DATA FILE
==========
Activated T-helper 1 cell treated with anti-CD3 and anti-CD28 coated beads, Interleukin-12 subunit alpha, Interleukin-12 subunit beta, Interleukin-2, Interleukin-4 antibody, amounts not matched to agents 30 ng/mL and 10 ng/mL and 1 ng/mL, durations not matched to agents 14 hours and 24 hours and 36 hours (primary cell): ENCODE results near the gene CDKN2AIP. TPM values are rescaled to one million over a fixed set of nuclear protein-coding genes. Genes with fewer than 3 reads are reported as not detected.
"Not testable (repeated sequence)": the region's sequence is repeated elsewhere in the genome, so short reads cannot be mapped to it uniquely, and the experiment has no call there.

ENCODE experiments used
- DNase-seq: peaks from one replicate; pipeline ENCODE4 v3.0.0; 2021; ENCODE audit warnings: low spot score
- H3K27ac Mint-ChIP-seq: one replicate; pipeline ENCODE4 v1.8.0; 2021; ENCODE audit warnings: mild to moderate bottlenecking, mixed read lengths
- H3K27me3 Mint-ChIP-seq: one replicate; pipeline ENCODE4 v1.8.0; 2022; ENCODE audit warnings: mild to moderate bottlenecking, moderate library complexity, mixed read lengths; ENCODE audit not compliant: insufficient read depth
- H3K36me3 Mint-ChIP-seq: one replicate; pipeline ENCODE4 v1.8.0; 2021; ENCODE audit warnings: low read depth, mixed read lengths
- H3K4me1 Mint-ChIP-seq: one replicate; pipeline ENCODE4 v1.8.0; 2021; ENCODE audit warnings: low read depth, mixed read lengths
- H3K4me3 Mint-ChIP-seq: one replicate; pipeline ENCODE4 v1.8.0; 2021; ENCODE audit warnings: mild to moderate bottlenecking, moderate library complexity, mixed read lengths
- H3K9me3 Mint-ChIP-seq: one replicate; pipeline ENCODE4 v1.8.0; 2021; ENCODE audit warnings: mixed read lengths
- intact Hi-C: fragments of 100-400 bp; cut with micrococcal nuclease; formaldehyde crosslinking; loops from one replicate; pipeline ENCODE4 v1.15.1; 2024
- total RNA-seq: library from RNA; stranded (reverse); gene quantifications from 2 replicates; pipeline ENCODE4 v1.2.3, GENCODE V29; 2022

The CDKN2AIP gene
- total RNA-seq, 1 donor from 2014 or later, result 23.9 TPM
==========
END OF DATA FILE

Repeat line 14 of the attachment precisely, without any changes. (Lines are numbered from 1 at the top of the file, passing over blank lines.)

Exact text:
- total RNA-seq, 1 donor from 2014 or later, result 23.9 TPM